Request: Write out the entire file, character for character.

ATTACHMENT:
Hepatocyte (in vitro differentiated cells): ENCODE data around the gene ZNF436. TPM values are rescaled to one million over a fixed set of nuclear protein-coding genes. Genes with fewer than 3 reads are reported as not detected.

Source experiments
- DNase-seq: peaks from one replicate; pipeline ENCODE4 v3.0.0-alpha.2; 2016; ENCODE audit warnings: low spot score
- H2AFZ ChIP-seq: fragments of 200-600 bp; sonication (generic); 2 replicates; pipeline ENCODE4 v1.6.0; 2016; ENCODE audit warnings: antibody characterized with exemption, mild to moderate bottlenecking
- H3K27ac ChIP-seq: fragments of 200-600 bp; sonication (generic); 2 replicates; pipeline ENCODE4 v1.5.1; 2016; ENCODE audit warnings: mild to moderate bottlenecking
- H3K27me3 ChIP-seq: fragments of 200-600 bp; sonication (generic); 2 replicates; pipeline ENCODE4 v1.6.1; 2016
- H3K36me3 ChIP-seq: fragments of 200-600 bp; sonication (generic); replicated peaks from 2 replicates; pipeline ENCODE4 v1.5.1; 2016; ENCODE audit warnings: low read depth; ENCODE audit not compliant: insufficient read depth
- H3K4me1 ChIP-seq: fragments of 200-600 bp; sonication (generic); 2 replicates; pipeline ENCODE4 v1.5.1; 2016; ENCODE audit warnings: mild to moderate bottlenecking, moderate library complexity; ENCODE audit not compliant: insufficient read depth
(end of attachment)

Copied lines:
Hepatocyte (in vitro differentiated cells): ENCODE data around the gene ZNF436. TPM values are rescaled to one million over a fixed set of nuclear protein-coding genes. Genes with fewer than 3 reads are reported as not detected.

Source experiments
- DNase-seq: peaks from one replicate; pipeline ENCODE4 v3.0.0-alpha.2; 2016; ENCODE audit warnings: low spot score
- H2AFZ ChIP-seq: fragments of 200-600 bp; sonication (generic); 2 replicates; pipeline ENCODE4 v1.6.0; 2016; ENCODE audit warnings: antibody characterized with exemption, mild to moderate bottlenecking
- H3K27ac ChIP-seq: fragments of 200-600 bp; sonication (generic); 2 replicates; pipeline ENCODE4 v1.5.1; 2016; ENCODE audit warnings: mild to moderate bottlenecking
- H3K27me3 ChIP-seq: fragments of 200-600 bp; sonication (generic); 2 replicates; pipeline ENCODE4 v1.6.1; 2016
- H3K36me3 ChIP-seq: fragments of 200-600 bp; sonication (generic); replicated peaks from 2 replicates; pipeline ENCODE4 v1.5.1; 2016; ENCODE audit warnings: low read depth; ENCODE audit not compliant: insufficient read depth
- H3K4me1 ChIP-seq: fragments of 200-600 bp; sonication (generic); 2 replicates; pipeline ENCODE4 v1.5.1; 2016; ENCODE audit warnings: mild to moderate bottlenecking, moderate library complexity; ENCODE audit not compliant: insufficient read depth